All the quotations that I will provide in this essay to support my arguments have been taken from the following version of the novel: Stoker Bram. (1994). Dracula. London: Penguin Popular Classics. 2 There are some characters who can ‘predict’ Dracula’s next move, either because they’ve ‘studied’ him (Doctor Van Helsing), or because they are ‘mentally’ controlled by the Vampire (Renfield; Mina Murray/Harker: at the end of the novel)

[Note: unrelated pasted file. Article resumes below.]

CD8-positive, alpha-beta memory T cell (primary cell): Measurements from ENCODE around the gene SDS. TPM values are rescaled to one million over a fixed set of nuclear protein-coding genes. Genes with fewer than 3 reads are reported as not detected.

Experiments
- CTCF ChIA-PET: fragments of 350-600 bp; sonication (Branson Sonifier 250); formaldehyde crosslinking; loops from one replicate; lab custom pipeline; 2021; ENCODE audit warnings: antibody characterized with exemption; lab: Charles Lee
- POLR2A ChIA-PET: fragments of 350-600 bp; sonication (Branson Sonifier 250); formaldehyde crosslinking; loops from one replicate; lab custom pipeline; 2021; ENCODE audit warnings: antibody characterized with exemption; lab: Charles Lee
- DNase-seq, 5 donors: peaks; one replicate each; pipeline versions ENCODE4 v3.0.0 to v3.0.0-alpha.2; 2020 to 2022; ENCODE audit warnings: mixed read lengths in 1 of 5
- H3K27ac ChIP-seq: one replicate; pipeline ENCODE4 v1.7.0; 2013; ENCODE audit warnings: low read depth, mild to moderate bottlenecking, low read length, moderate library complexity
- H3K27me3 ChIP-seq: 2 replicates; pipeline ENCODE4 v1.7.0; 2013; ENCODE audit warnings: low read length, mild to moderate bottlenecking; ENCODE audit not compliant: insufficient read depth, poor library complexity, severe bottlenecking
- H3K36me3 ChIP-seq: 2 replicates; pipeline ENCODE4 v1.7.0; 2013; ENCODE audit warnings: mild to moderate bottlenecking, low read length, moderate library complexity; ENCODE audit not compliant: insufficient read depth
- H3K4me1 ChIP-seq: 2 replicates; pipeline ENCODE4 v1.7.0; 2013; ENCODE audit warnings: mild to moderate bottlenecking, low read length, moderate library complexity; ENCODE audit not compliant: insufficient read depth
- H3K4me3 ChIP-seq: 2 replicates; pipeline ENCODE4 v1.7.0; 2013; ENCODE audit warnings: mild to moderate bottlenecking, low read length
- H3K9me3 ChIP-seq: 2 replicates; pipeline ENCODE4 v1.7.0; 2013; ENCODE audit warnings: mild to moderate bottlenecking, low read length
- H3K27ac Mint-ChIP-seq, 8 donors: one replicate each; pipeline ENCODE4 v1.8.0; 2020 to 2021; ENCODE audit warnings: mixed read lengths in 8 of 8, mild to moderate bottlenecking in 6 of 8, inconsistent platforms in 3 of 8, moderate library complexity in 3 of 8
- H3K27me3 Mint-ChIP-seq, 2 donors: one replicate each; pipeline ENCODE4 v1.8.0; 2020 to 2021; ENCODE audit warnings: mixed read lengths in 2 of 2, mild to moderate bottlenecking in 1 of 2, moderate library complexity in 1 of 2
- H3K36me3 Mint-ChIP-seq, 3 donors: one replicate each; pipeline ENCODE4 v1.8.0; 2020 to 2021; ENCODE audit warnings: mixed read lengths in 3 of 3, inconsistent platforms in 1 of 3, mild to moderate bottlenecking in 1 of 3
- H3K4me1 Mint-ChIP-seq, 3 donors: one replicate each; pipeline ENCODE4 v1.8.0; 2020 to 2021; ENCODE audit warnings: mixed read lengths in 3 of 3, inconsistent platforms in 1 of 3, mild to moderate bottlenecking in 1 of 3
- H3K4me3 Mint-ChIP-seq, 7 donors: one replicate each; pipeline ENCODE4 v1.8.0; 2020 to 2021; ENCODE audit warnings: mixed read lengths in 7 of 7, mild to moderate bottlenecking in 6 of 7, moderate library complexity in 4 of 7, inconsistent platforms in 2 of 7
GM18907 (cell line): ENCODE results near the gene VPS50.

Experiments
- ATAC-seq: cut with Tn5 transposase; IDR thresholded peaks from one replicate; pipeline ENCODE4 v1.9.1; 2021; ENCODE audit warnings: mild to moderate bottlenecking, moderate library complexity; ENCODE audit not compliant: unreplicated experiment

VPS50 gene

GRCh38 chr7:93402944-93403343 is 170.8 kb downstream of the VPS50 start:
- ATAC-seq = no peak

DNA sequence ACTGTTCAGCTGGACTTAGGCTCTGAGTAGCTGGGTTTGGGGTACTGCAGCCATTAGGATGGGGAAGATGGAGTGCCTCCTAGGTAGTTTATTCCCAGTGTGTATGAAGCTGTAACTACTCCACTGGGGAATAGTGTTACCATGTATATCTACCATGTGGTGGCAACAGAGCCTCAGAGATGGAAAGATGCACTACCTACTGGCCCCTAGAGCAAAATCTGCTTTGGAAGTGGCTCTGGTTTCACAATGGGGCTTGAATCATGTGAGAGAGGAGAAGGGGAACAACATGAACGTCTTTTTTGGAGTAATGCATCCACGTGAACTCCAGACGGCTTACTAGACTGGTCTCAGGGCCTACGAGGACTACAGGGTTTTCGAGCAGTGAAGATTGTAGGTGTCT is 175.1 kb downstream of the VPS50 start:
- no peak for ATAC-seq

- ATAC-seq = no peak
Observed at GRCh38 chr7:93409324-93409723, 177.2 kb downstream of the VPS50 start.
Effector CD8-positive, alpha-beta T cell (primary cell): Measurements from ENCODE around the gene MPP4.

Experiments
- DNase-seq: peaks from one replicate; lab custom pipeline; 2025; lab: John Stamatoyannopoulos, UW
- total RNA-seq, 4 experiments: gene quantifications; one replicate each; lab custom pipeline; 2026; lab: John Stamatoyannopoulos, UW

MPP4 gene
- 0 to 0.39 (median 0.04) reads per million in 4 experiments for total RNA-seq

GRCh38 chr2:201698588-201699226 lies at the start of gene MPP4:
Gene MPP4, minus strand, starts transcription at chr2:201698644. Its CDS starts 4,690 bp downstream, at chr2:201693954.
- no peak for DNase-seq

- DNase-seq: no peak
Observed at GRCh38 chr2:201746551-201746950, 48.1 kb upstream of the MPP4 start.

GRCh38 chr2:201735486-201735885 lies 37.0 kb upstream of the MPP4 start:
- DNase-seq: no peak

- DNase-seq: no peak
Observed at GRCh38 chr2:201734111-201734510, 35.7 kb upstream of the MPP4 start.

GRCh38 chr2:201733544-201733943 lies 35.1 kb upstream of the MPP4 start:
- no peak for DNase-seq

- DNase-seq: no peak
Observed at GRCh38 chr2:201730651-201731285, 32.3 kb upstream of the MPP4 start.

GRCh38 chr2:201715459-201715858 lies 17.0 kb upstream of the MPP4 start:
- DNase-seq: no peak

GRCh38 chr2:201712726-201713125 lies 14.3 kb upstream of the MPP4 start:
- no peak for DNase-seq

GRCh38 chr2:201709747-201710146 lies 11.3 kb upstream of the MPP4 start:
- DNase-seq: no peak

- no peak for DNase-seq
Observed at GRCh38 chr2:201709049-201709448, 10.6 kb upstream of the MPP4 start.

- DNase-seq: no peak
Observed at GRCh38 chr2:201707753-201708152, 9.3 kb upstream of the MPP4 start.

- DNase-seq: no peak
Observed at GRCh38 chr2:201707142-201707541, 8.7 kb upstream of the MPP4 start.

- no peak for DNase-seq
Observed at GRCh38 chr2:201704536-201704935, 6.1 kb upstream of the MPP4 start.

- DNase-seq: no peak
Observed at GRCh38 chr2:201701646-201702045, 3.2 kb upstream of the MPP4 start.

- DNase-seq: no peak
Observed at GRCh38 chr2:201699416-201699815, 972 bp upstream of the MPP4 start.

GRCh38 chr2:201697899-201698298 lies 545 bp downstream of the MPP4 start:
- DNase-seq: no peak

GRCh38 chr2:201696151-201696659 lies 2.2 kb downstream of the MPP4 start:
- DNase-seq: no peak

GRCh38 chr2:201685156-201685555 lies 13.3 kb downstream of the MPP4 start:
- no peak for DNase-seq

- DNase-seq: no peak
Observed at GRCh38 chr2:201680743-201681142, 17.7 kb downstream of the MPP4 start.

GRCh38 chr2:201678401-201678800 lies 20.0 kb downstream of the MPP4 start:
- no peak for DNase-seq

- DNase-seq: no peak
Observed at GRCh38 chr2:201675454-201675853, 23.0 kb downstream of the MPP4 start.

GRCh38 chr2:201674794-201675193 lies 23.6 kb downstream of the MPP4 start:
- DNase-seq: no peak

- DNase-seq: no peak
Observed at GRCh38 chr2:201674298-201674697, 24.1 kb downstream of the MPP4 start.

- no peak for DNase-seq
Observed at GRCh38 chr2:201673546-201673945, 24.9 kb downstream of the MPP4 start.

Murray on 17th September (Chapter 12). Mina Harker, unaware of Lucy’s death, writes her friend a letter to express her joy at her recent wedding with Jonathan. Another instance of this ‘unawareness’ or ‘lack of knowledge’ on the part of one of the characters can be found in Mina Harker’s journal on 26th June (Chapter 6). Mina has received one of the letters Dracula had forced Jonathan to write, and she gets worried, because she does not know what is really going on with her fiancé: “That’s not like Jonathan”. Although in the letter Jonathan (or Dracula) said that he was fine and he was “just starting home”, in his journal we learn that “one of my post-dated letters went to post, the first of that fatal series which is to blot out the very traces of my existence from the earth” (Chapter 4). Once we have dealt with some issues related to the general structure of the novel, we will concentrate on the analysis of the relevance of journalistic excerpts to the development of this horror masterpiece. As I said above, the novel includes just three journalistic excerpts, all of them located in the first thirteen chapters of the book: Excerpt 1 (chapter 7), Excerpt 2 (chapter 11), Excerpt 3 (chapter 13). In my opinion, the presence of these excerpts could have to do with Dracula’s overt and public ‘dealings’ or activities in England. As a ‘creature of the night’, Dracula wants to appear unnoticed; that’s why he metamorphoses into a bat or into swirling specks when he goes ‘hunting’. However, his arrival in England did not go at all unnoticed, for, although he had metamorphosed into a dog, the derelict ship that brought him to land, together with the captain’s corpse, made people suspect that something strange was going on, and so, ‘the Dailygraph’ decided to make this story public. In the second excerpt, what the keeper of the zoo’s wolf department explains to the correspondent lets us (readers) conclude that Dracula showed himself in daylight (as a “tall man...with a hooked nose...red eyes...sharp teeth”) and he was responsible for the escape of the wolf. The escape of this wolf, as well as everything surrounding it (the presence of that strange man), makes this story suitable for a newspaper. Finally, the third excerpt is not directly related to Dracula, but to a ‘product’ of his evil power: Lucy. The disappearance of many children, along with the ‘ghostly’ appearance of the “bloofer lady” are perfect ‘ingredients’ for an article in “The ‘Westminster Gazette’”. Consequently, these excerpts provide an objective, external and unknowing perspective of the story, as opposed to the subjective, internal and knowing perspective of those who are personally and emotionally involved in this nightmare (Jonathan, Lucy, Mina, Dr. Seward, Van Helsing...). In other words, journalistic excerpts ‘capture’ the part of the story which has been publicly shown (Dracula’s arrival, the escape of the wolf and Lucy as a vampire: just a small ‘portion’ of the whole story), whereas journals and letters present the whole story, as it is personally and internally experienced by each of the main characters. For this reason, journalistic excerpts do not show a complete awareness (knowledge) of the problem, while journals and letters do. Bearing these ideas in mind, I will know try to explain in what way each of the three excerpts contributes to the development of the story: 1. Chapter VII: Cutting from ‘The Dailygraph’, 8 August + Log of the ‘Demeter’. The last time we had news of Dracula was on 30th June. In the last entry to his journal, Jonathan said that all the earth-filled coffins were ready to set out in a journey that would take the ‘Undead’ to England. After an exchange of letters between Mina and Lucy, we find Mina’s journal on 24th July (chapter 6). She is going to spend her summer